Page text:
"Staying at home helped us keep our feet on the ground and be a bit more realistic about what was happening. But when we were out and all this craziness was going on, we accepted that, as well. So I suppose we had two completely different lifestyles."

Music, fashion, photography, art and film all enjoyed remarkable creative energy bursts in the 60s. "There was a very austere period in England after the war. This country was on its knees. If you see pictures of parts of London in 1946, you would think it was Hiroshima. The country was broke. Suddenly the sixties happened. I don't know what triggered it. The Beatles had a lot to do with it.

The Beatles changed everything. But there were other people like David Bailey, Mary Quant, all the playwrights, and in acting, Michael Caine, Terence Stamp, Albert Finney. There was this feeling in Britain, especially in England, that anything was possible. It didn't matter what your background was or how much money you had. When you start thinking positively like that, it happens. It's an interesting thought that, because I can sometimes be very negative. But I do believe that, if everybody starts to think positively, things happen. It was an incredibly exciting time. On the shirttails of all of that, we came along. But without the Beatles, none of the 60s English bands would have happened."

The Zombies reached their artistic pinnacle with the masterpiece "Odyssey & Oracle." "That was our first chance, and sadly, last chance to show how wed grown."

Three singles from the album went nowhere, receiving little airplay. They lost their management. Finally the Zombies broke up. "We weren't getting chart position. Consequently, the live work was drying up. Things had just gone very quiet. It really seemed to me as though life was telling us that it was time to go on and do other things.

"'Odyssey & Oracle' was so different from what we were doing before. I would like to know, if we'd stayed together, what we would have done next."

Ironically, two years after the recording was completed, "Time of the Season" from that album became a smash. But by that time, the band members were committed to other projects. Rod Argent formed a band that took his last name and recorded such hits as "Hold Your Head Up." Blunstone delivered several outstanding solo albums.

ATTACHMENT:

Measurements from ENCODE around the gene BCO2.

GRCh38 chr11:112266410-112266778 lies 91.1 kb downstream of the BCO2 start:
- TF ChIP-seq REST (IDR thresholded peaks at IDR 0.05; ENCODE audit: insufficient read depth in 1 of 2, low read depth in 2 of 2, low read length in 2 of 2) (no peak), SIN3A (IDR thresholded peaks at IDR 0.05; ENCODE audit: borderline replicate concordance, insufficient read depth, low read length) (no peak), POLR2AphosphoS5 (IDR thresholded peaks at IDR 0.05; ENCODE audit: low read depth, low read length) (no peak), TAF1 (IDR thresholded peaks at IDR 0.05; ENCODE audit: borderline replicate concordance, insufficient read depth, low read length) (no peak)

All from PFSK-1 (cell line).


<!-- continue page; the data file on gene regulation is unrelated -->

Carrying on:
"Rod and I both came off the road in the mid-'70s and got involved in other things -- production, writing for films, jingles, commercials. I sang on many of the Alan Parsons albums."

A series of coincidences brought Blunstone and Argent together in the late '90s. They started playing live again. "We both realized how long it had been and how much we has missed it. It's funny. A year goes by and you think, 'I need a rest, I want to stay off the road.' Then two years go by and you find you've lost contact with your agent and your musicians. Three years go by and you've lost contact with everybody and at that point, it's difficult to get back on the road."

Blunstone and Argent have recorded two recent albums, both filled with marvelous material. Yet mainstream attention eludes them at this point. "I've got to be honest, it is frustrating in a way. But you adjust to it. The important thing for us is creating the music. If we don't get the backing of a major label or maximum airplay on the big radio stations, I suppose it's a shame in a way, but that was never what drove us on anyway. I'm not too worried about things like chart success. I want to be involved in making quality material and, at the same time, trying to earn a living. It's not easy. But that's what my aim is."

Blunstone is working on a new solo album and there are plans for another Zombies CD next year. "Both Rod and I love to write and to push back the barriers, to try new things."

Without pandering, this band for all seasons appeals to the current generation, as well as to the Baby Boomers. The old songs sound as fresh as ever. Young musicians constantly tell Blunstone how much his timeless work has inspired them.

Blunstone and Argent continue to tour the world. "The travel is tough. Its tough when youre young. It doesnt get easier as you get older, especially in Canada and America, where the distances can be very big. But the performance is what musicians live for."